Camp NaNoWriMo Part II: August

For NaNoWriMo 2009, I wrote a horrible thing (I won’t even call it a novel) called DANIEL. A lot of it was based on real life events that happened in 2003-2004, but I gave it a science-fiction twist, and used a lot of stream-of-consciousness passages (mostly to get me to the word count).

I learned a lot from writing DANIEL. Number one, I am terrible at science fiction. Number two, I should never change settings midway through the novel with no explanation (I kept confusing myself when I read back over it). Number three, it was a failure of such epic proportions that I was never going to touch it or look at it again.

But I lied about Number three, because for August, I’m rewriting DANIEL (although, for NaNo/Camp NaNo, you’re technically not allowed to do rewrites) and it’s going to be completely different. It’s not based on real life at all; it’s become more like a continuation of SAMSON (which I wrote in June). There are no science-fiction elements. And I have decided on one setting so I will not get confused.

In the outline/planning I have done for DANIEL thus far, I have finally decided what to do about my troublesome main character Rachel. I have figured out the origins of paranormal activity in Jekuvia (the setting). I have created a villain I utterly despise and have zero sympathy for (which may not be a good thing). I get to write about Peter (one of my favorite characters) again.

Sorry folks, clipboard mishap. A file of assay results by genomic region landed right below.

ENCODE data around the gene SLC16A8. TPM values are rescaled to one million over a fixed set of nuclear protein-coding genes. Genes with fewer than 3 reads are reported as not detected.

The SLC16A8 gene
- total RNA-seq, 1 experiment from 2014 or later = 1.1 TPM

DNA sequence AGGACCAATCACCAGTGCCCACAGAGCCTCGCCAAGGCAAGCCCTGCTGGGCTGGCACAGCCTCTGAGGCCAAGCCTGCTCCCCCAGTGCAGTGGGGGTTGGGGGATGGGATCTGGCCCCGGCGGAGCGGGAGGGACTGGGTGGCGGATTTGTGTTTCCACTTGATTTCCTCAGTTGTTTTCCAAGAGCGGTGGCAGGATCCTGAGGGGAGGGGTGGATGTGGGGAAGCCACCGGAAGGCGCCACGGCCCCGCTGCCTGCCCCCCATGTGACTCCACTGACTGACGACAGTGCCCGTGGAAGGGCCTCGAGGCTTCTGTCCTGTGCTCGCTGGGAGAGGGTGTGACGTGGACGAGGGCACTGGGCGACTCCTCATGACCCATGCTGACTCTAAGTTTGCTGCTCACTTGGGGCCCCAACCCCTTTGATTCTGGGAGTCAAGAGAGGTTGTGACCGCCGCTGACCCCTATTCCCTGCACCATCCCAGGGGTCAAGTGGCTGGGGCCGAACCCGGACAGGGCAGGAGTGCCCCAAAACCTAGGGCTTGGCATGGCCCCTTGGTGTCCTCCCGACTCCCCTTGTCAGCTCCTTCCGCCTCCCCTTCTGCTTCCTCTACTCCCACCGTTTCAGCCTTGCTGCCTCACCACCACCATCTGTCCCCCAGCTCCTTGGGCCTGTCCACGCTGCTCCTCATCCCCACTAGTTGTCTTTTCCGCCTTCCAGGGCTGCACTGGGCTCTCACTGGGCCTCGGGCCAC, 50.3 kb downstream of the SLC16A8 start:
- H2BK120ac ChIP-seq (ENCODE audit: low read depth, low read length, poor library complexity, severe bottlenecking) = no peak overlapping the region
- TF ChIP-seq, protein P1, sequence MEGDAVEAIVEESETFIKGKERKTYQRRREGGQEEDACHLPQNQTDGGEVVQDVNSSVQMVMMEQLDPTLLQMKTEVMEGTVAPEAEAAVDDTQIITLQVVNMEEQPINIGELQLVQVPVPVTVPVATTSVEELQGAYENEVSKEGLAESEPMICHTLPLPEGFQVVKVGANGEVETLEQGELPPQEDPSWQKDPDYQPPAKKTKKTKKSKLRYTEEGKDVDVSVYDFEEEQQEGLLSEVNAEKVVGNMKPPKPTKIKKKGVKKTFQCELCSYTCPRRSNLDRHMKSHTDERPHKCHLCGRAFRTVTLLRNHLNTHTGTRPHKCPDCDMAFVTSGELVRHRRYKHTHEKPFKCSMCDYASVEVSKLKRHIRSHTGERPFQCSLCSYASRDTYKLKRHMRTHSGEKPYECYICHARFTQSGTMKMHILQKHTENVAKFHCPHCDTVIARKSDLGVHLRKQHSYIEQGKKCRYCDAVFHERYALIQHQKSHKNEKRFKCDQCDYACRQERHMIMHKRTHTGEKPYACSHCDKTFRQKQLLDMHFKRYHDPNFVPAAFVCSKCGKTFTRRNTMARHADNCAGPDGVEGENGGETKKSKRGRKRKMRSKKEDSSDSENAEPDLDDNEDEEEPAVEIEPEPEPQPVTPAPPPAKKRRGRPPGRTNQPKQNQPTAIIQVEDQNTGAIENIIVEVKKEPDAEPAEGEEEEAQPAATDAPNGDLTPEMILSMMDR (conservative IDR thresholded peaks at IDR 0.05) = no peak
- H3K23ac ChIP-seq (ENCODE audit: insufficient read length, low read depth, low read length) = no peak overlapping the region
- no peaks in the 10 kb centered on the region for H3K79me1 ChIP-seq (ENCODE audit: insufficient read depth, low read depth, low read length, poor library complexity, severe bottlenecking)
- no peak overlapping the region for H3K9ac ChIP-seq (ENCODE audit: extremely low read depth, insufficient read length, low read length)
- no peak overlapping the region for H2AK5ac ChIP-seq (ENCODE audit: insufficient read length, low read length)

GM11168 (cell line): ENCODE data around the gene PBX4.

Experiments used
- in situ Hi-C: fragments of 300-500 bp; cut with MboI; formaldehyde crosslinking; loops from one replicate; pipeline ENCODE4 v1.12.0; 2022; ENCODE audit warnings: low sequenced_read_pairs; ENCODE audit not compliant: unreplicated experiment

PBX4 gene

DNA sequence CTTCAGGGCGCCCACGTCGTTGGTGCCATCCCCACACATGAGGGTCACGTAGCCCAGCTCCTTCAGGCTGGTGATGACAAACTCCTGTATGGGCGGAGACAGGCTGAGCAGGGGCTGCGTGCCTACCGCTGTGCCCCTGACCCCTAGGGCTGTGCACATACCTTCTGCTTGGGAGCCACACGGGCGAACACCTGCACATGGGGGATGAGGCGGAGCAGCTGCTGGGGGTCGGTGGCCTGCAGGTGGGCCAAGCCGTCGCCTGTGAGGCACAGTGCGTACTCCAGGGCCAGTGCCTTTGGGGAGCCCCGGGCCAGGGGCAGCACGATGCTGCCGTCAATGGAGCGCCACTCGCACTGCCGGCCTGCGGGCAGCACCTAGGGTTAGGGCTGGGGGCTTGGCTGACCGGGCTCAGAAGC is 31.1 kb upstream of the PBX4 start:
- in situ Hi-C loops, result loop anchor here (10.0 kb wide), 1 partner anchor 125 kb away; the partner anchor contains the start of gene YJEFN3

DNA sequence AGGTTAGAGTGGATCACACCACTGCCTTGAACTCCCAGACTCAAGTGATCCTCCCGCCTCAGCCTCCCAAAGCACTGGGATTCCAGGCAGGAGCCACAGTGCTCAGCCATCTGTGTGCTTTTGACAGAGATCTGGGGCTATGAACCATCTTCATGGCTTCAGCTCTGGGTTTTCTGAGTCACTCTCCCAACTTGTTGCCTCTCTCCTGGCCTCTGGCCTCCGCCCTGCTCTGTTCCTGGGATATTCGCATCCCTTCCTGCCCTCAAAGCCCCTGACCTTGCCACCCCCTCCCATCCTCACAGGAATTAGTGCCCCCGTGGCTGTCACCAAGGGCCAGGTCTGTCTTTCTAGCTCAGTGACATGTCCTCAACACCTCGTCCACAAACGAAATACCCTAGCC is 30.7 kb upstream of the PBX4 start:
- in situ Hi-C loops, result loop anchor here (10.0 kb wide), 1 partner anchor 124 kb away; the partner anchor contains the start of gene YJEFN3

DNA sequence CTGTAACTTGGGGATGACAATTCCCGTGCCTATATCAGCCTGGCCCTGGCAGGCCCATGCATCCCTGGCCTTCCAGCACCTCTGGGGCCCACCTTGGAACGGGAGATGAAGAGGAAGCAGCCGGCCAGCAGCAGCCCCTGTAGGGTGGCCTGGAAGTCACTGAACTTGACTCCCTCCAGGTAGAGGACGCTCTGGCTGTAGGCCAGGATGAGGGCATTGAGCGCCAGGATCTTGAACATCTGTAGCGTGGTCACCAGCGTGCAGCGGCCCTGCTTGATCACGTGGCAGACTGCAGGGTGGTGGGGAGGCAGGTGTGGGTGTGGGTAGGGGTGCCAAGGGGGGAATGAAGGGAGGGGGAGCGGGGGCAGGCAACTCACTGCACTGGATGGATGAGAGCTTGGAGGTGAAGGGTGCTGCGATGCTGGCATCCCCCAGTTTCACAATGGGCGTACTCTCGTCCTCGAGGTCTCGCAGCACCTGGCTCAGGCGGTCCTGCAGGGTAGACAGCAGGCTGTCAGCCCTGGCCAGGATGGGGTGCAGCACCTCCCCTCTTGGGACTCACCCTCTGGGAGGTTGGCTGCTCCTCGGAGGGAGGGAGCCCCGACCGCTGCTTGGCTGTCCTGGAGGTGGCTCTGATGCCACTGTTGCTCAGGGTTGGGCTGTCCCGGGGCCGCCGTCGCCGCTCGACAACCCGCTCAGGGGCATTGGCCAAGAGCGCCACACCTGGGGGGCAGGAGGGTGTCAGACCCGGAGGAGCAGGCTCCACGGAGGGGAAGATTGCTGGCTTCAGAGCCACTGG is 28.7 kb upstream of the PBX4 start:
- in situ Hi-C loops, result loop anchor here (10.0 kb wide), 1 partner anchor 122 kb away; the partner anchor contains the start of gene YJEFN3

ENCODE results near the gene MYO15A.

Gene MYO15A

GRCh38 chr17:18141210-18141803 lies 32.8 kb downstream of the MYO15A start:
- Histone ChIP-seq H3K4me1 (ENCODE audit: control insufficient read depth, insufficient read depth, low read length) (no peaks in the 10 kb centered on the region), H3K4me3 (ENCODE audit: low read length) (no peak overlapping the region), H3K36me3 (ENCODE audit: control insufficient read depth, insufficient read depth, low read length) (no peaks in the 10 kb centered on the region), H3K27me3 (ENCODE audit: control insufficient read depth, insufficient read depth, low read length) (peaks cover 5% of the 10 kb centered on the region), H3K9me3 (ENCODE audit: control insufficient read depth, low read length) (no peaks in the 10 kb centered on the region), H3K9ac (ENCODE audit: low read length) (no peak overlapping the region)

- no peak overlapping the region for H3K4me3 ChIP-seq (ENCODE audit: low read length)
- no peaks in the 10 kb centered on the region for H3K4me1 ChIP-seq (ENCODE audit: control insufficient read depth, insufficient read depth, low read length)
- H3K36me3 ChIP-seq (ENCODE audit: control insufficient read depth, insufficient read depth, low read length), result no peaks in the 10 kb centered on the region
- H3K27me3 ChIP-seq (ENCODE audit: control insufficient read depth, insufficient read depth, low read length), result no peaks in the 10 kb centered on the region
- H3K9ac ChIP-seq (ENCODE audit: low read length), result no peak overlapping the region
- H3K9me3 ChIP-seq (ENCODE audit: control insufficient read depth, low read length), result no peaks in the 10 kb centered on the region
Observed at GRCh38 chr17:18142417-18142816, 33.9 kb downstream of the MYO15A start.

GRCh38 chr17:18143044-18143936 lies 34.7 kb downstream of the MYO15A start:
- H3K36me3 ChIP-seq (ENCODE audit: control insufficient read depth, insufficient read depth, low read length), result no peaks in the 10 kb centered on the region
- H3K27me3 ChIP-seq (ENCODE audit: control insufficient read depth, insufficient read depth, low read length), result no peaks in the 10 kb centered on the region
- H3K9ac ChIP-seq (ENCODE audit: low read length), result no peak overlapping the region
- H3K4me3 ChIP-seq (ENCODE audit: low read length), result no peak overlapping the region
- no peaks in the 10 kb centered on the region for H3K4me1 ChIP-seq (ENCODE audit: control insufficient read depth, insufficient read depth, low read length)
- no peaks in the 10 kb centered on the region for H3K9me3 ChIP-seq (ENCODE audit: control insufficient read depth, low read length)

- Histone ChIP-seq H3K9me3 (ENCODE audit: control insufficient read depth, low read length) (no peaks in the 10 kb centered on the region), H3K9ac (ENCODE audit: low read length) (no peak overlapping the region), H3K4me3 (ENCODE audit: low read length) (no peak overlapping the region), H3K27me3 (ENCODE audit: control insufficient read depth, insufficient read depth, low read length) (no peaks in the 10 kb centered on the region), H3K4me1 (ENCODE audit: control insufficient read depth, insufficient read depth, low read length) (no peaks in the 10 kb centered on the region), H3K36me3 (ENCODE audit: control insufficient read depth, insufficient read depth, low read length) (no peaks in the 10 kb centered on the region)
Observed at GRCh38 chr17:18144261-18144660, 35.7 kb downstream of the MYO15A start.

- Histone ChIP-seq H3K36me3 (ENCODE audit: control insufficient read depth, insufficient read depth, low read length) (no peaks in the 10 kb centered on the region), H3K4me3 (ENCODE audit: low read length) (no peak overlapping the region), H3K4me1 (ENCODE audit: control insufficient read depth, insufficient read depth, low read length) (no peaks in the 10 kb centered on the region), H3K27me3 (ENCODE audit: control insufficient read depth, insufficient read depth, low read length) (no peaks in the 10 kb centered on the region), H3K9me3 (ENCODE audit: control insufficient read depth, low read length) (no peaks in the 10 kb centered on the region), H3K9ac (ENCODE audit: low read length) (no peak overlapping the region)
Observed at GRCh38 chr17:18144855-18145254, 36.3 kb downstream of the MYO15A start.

But I am clinging to the biblical allegory in the title (from the book of Daniel) by a thread, so I might end up giving it a new title, or at least changing the allegory. Either way, I think I’ll have quite a bit of fun writing this one. My planned ending is going to close up a lot of loose ends, yet leave some things open.

Excitement awaits! :)

6 thoughts on “Camp NaNoWriMo Part II: August

  1. I think it’s awesome you’ve decided to dust off an old story and re-work it. I know from personal experience it’s not always pleasant, but if you can put in the energy, it usually works out really well. Good luck and keep us posted. :)

  2. It’s always a good feeling when you can salvage ideas, characters, and stories from things that you thought were lost. Good luck!

  3. I always save everything I write. If the stories suck I keep them to myself, but I always figure that if I wrote something, I must have had _some_ reason (even if the idea got a really bad execution). If nothing else, sometimes there’s a scene that I can use for something.

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